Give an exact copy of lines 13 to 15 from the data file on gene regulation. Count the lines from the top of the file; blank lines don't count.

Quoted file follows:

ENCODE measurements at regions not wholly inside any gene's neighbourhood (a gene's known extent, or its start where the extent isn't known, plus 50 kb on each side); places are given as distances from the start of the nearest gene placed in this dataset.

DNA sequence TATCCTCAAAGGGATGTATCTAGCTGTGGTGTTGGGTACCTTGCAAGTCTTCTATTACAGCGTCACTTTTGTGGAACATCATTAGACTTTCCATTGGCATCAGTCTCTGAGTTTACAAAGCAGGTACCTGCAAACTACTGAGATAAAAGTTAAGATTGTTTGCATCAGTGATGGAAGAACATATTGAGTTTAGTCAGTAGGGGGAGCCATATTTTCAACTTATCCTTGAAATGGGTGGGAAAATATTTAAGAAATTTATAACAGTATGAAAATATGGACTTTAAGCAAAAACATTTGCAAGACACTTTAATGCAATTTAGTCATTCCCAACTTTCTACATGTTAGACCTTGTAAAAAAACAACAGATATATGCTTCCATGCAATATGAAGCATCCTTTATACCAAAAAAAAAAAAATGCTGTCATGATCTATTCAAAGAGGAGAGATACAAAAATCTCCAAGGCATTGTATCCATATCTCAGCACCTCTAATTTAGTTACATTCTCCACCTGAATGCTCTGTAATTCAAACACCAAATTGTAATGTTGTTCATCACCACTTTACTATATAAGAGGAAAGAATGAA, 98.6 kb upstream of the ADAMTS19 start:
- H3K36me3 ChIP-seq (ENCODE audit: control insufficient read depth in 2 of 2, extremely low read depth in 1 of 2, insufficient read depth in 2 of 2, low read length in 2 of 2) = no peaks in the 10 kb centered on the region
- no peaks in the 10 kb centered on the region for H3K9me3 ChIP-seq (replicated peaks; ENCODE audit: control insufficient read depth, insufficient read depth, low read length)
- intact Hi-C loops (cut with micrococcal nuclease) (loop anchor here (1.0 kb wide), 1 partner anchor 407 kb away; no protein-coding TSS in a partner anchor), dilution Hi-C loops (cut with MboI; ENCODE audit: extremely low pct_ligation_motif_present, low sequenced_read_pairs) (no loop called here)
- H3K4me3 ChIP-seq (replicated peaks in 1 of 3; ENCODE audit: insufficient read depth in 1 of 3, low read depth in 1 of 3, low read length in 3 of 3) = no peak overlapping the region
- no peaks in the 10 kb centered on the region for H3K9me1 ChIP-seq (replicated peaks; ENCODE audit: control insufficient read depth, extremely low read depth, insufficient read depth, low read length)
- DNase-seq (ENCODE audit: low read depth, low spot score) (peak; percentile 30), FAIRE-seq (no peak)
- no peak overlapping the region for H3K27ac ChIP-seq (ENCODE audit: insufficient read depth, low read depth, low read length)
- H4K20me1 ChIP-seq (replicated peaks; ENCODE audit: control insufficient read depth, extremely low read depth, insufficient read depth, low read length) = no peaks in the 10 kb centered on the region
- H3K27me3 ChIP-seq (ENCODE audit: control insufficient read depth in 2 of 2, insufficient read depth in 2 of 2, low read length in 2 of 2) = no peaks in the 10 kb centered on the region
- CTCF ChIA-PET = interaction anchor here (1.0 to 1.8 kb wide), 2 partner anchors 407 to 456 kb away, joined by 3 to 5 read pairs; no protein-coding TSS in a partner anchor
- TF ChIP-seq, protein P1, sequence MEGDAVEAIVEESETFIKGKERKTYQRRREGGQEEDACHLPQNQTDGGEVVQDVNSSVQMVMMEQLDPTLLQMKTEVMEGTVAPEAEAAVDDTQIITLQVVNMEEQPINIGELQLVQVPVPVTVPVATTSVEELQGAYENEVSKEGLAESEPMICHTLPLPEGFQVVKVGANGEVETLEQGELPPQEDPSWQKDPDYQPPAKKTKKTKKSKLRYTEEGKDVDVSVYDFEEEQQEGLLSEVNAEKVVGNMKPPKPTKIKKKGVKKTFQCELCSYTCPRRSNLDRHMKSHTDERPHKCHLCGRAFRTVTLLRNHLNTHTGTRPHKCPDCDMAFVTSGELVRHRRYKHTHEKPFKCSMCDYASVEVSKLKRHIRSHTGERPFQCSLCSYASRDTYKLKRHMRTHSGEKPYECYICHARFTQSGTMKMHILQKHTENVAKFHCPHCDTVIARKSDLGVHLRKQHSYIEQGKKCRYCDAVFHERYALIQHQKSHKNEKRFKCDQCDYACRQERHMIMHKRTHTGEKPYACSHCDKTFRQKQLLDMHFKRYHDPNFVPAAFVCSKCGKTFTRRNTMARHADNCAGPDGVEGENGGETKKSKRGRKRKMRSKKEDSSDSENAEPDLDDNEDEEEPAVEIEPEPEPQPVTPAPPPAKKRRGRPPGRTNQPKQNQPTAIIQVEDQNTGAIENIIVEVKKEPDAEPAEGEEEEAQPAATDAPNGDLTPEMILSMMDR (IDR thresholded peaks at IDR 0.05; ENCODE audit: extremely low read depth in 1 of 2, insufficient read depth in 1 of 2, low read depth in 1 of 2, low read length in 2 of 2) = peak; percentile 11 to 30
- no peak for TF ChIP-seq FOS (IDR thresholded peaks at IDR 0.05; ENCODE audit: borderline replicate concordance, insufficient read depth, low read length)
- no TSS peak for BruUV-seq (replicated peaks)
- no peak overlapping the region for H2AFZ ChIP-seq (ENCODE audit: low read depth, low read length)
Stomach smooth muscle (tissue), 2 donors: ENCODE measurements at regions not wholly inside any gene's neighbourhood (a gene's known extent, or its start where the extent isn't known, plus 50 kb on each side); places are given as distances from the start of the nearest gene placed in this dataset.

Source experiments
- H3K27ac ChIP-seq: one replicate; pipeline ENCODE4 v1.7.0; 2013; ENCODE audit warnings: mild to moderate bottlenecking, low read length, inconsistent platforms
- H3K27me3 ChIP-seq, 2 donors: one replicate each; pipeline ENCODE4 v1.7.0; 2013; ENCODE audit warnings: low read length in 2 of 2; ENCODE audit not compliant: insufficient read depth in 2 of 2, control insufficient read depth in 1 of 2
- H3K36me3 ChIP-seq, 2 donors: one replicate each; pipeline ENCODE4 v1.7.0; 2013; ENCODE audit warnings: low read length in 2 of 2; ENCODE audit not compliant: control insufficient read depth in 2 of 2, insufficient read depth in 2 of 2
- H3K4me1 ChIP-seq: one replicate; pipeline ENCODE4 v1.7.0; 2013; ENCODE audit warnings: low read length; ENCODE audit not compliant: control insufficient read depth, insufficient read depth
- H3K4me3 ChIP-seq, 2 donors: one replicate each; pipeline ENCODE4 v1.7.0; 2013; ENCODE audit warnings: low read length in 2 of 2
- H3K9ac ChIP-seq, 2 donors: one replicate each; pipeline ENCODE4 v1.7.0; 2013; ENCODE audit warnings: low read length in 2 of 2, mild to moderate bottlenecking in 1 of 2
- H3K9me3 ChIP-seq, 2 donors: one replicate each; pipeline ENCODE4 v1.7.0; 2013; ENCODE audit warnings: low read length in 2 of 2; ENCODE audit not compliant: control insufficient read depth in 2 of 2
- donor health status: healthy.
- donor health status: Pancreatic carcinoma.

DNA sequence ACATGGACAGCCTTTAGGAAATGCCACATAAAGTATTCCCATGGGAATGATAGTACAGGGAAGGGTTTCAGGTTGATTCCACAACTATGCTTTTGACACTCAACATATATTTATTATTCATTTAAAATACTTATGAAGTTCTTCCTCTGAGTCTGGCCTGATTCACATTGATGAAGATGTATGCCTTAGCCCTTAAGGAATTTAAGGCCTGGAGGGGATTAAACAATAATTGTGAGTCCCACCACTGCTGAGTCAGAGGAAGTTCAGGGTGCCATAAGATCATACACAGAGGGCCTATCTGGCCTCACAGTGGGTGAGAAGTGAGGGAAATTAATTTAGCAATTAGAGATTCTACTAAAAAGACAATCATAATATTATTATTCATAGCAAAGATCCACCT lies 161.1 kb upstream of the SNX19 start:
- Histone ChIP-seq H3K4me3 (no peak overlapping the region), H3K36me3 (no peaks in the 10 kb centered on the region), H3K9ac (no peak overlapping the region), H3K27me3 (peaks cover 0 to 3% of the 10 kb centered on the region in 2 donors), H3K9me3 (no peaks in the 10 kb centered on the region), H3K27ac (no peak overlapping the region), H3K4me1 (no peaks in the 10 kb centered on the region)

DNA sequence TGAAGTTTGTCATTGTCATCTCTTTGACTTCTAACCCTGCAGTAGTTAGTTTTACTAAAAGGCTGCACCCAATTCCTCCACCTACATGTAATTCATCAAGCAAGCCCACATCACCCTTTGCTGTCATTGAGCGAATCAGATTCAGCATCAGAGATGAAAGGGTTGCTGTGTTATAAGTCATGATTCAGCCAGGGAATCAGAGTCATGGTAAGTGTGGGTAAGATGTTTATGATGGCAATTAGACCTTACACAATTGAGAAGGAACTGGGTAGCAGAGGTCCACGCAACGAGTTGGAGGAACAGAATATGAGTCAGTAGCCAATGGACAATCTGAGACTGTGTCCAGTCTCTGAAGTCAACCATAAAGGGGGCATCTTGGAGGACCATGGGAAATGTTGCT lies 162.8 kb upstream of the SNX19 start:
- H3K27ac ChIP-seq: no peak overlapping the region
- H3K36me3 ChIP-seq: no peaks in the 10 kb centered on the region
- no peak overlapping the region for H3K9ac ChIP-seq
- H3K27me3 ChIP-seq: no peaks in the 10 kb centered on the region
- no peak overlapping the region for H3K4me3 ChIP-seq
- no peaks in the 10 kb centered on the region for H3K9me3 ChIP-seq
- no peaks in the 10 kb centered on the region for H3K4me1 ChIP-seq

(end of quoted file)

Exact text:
- TF ChIP-seq, protein P1, sequence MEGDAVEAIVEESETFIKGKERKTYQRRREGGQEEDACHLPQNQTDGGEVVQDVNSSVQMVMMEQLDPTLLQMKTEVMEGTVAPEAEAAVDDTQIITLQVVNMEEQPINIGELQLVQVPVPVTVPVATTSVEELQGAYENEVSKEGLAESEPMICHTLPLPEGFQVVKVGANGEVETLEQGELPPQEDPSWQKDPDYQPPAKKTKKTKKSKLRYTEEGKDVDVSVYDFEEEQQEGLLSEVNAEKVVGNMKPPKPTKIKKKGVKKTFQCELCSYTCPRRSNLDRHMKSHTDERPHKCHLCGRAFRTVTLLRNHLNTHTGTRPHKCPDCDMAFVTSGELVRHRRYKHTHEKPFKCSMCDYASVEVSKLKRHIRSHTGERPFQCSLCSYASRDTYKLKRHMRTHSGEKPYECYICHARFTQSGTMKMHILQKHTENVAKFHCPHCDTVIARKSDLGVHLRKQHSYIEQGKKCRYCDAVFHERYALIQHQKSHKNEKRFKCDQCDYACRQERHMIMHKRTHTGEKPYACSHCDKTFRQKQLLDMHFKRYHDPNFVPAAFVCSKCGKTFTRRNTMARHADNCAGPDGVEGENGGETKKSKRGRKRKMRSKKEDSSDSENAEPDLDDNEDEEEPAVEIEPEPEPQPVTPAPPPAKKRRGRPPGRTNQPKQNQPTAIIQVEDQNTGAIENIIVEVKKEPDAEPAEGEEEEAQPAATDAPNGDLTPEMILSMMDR (IDR thresholded peaks at IDR 0.05; ENCODE audit: extremely low read depth in 1 of 2, insufficient read depth in 1 of 2, low read depth in 1 of 2, low read length in 2 of 2) = peak; percentile 11 to 30
- no peak for TF ChIP-seq FOS (IDR thresholded peaks at IDR 0.05; ENCODE audit: borderline replicate concordance, insufficient read depth, low read length)
- no TSS peak for BruUV-seq (replicated peaks)